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Secrecy breeds suspicion

Local government reforms were in danger of missing their target unlessmeetings were held in public, Labour councillors and party activists were warned.

Bob Satchwell, executive director of the Society of Editors, told a fringe meeting at the Labour Local Governance Conference in Blackpool: “Secrecy breeds suspicion andcontempt. Openness breeds respect.”

Urging the meeting, organised by the Labour Campaign for Open LocalGovernment, to support amendments to the Local Government Bill, which iscurrently going through the House of Lords, he said: “The Government says itwants to engage and involve the public in decisions. Many local councils arealready making changes ahead of legislation and some of them are using themas an excuse to go back to their old, secretive ways.

“There was a long hard fight to open up local councils in the 60s and 70s.We don’t intend to give that up. You will not engage the public and promotedebate unless meetings of new cabinet style committees and scrutinycommittees are open to the media and the public.”

Mr Satchwell quoted a BBC On the Record TV programme in which Alison Hastings,editor of the Evening Chronicle, Newcastle, said:” It’s quite an easyargument. Don’t have meetings in private if you don’t want to be accused ofbeing secretive.”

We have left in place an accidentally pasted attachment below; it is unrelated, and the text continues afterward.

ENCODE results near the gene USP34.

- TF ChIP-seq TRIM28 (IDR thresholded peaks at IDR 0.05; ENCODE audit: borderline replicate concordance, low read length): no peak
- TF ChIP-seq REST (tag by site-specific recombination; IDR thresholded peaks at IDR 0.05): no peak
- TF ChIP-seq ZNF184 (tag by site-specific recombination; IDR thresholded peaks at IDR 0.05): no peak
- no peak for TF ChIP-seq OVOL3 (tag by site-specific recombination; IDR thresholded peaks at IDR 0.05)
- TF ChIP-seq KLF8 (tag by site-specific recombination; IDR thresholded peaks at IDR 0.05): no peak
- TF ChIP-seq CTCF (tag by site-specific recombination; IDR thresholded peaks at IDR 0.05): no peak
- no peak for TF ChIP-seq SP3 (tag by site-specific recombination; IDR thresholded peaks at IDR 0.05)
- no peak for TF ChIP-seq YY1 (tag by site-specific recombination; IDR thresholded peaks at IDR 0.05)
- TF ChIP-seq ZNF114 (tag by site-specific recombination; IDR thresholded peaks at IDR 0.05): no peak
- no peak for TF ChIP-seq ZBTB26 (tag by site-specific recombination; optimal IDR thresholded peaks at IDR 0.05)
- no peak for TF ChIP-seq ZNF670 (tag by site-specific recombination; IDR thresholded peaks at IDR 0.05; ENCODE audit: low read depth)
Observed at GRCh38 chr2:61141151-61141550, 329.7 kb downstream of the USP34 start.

Ms Hastings told of her experience in Newcastle under the newcommittee system.

“You don’t know where to go to find out and to chasewhat’s happening,” she said. “Decisions are now being made very often by one member ofthe cabinet who has special responsibility for that area and one paidcouncil officer.

“That doesn’t appear to me to be a particularly democratic way of makingdecisions that affect hundreds of thousands of people’s lives day in, dayout.”

Mr Satchwell told the meeting that some councils, notably in Leeds, werefinding ways of ensuring that the new system was open to the public and themedia. The society did not have a view on which system local councilsadopted, so long as meetings were held in public and that agenda papers weremade available in advance.

Councillors leading the campaign within the Labour party praised regionaleditors for taking the fight to the government.

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